The report says nothing about those who failed to act, why they failed to act, or even whether they felt obliged to address problems.  To identify them would not aim to blame them, but to elicit information about positions and their responsibilities, programs or institutions, and the management culture.  Pursuing none of these issues, the report reflects DACC’s and NMSU’s approach to management problems: avoid rocking the boat and save the crew, though the boat might sink and the passengers drown—the story of DACC’s loss of its nursing program’s national accreditation.

The result is a failed investigation.  The report does not describe what went wrong, explain why, or analyze why it stayed wrong.  It lacks information about actual actions by actual agents of those actions.  Its findings repeat what is known or state what is obvious.  Its recommendations are bureaucratic, banal, bland.  For example, the report emphasizes the need for improved communication in formal ways, but omits identifying anyone responsible for ensuring this management function.  It fails to identify the problem as stovepiping or consider why it exists and why officials do not communicate with each other.

Without explicitly identifying management as a problem, the report offers one “key recommendation” in a vacuum, without critical management details: “the NMSU system [should] create and institute a system-wide ‘Nursing Council’ to provide oversight and coordination of nursing programs throughout the system”—another committee but no management.  The report, which details subsequent and subordinate recommendations (most best left to the committee), says nothing about who in the system establishes this council, to whom it is responsible, who presides over it, who sits on it, and what authority it has—thereby reflecting in its key recommendation commonplace DACC and NMSU management failures: no chain of command and no channels of communication.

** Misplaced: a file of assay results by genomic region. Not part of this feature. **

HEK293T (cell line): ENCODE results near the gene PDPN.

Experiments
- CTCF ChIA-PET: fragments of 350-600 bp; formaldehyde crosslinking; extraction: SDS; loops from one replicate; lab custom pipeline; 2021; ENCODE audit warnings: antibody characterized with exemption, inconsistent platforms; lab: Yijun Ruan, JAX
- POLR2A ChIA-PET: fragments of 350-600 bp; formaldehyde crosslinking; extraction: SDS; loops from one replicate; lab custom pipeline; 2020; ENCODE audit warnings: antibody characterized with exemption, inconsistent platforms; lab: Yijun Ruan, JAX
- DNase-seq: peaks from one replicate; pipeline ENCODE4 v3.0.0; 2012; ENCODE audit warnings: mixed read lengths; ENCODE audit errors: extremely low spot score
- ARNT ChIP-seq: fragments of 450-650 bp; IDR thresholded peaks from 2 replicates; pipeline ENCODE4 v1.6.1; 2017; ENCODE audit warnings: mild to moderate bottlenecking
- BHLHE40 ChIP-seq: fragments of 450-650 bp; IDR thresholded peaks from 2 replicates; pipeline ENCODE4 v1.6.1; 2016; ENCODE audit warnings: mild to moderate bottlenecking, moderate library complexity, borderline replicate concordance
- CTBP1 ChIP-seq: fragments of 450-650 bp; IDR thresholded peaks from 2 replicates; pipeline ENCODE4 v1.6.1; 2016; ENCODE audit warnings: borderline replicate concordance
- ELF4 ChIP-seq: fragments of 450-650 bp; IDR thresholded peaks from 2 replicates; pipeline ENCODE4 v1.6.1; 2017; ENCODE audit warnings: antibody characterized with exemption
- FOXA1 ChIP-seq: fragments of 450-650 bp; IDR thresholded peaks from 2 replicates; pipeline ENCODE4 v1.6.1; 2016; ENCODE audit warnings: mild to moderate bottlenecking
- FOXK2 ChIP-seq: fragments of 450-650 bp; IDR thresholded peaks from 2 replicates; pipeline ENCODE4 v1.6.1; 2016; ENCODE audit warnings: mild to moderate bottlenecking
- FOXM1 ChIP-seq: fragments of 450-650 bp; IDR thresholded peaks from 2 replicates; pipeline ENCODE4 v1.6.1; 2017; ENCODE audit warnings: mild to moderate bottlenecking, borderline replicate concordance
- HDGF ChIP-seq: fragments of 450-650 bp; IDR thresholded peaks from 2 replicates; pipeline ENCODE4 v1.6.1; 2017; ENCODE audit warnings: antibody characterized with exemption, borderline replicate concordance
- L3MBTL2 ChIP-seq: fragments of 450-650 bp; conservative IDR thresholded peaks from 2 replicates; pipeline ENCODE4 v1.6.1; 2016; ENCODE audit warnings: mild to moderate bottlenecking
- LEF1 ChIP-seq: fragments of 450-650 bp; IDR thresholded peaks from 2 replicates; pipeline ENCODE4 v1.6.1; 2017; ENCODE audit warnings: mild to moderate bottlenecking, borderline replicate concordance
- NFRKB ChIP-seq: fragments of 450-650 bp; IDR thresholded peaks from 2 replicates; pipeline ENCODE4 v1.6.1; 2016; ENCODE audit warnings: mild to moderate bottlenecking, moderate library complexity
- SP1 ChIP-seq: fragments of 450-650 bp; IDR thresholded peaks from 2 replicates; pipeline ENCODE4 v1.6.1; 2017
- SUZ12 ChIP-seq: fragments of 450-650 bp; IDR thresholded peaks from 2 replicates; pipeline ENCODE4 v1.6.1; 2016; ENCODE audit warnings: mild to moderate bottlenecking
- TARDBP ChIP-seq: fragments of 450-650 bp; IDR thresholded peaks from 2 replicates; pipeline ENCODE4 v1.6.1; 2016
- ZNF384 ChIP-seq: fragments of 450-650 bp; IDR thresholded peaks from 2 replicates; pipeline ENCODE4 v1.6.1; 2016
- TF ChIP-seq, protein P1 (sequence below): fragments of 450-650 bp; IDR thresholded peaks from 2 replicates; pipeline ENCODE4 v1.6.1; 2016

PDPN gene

The report unwittingly demonstrates what is incompetent or corrupt about DACC’s and NMSU’s management.  If the state enforces its minimum standards for a nursing education program, downgrading or withdrawal of accreditation looms.


The Chances of Losing State Accreditation

An issue of great local concern, DACC’s loss of national accreditation of its nursing program, continues to roil Las Cruces and southern New Mexico.  My 15 and 21 August blogs have discussed various aspects of the issue; this Saturday’s column, which I send you Thursday, when I submit it to the Sun-News, addresses NMSU’s Dean Michael Morehead’s report on DACC’s loss of accreditation.  In this letter, I detail some important matters which bear on DACC’s state accreditation and national re-accreditation.

A major deficiency of Morehead’s report is its avoidance of a most important, urgent fact: loss of accreditation by the National League for Nursing Accrediting Commission (NLNAC) increases the chances of a loss of accreditation by the New Mexico Board of Nurses (NMBON) when it reviews DACC’s nursing program in April.  In that event, no state accreditation means no national re-accreditation—and no DACC nursing education program.  DACC’s nursing program faces big trouble, but neither DACC nor NMSU officials are saying so.